Book Review: A Civil Life in an Uncivil Time: Julia Wilbur's Struggle for Purpose


by Paula Tarnapol Whitacre

Lincoln: University of Nebraska Potomac Books, 2017. Pp. xii, 292+. Illus., append., notes, biblio., index. $32.95. ISBN: 1612348556

A Quaker Suffragist and Abolitionist in Civil War Era America

Whitacre, a journalist and free lance writer, has produced the first biography of Julia Wilbur (1815-1895), a Quaker teacher and women’s rights advocate from western New York who taught ‘Contrabands’ in Alexandria, Virginia, during the Civil War

One of the founders of the Rochester Ladies' Anti-Slavery Society, Wilbur numbered among her circle of friends and acquaintances some of the most notable people of her times, among them Frederick Douglass and Susan B. Anthony, as well as many lesser lights of the anti-slavery and women’s rights movements. When the Civil War began, several kinsman served, and Wilbur went to work with, the “Contrabands” who gathered at Alexandria, Virginia, where she served as a teacher and social worker until after the war. During the post-war years she continued to work for the rights of women and minorities, and supported herself as a clerk in the Patent Office, one of the few government jobs open to women.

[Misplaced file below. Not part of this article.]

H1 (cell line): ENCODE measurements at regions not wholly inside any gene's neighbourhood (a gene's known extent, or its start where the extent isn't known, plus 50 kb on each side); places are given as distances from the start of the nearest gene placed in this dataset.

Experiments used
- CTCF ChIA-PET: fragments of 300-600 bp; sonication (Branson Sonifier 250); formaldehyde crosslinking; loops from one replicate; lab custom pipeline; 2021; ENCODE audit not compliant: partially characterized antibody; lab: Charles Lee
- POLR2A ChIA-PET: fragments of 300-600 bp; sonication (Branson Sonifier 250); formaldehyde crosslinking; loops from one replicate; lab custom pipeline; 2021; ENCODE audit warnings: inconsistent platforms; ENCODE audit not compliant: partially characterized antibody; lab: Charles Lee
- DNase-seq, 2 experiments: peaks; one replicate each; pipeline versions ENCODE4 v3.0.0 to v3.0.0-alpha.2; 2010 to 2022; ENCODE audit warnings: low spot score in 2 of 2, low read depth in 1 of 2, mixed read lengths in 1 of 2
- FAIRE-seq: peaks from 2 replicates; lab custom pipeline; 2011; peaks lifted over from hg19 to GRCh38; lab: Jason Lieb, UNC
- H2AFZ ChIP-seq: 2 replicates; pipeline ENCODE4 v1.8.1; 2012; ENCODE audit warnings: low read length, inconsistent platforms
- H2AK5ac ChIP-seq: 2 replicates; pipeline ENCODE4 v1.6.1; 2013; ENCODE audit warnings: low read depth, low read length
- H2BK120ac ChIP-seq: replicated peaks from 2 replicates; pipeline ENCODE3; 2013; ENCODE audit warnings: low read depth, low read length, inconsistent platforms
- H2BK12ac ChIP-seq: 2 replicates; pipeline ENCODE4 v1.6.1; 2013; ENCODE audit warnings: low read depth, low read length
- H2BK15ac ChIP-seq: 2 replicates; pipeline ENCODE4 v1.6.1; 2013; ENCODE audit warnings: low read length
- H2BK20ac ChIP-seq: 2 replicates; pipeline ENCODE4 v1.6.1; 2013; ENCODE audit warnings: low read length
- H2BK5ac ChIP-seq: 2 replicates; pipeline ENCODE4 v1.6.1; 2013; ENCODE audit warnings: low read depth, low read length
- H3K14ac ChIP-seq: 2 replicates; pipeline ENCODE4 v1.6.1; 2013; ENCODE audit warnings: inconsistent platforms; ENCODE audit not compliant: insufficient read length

Using Wilbur’s detailed diary and numerous other sources, independent scholar Whitacre has written a biography that not only tells us of the life and work of this interesting women, but also much about nineteenth century American life, the women’s rights and abolitionist movements, and, of course, volunteer war workers and African Americans in the Civil War. One of the most interesting passages is Wilbur’s account, unfortunately all too brief, of her encounter in Alexandria, in the last few days of the war, with Maria Lewis, a 17-year old fugitive from slavery who spent some 18 months doing a man’s work in the all-white 8th New York Cavalry, about whom one wishes to know more.

A work with many amusing or insightful anecdotes and observations, A Civil Life in an Uncivil Time is an excellent read for anyone interested in America at mid-century or the Civil War.


Note: a civil life in an uncivil time is also available in several e-editions


Reviewer: A. A. Nofi, Review Editor   

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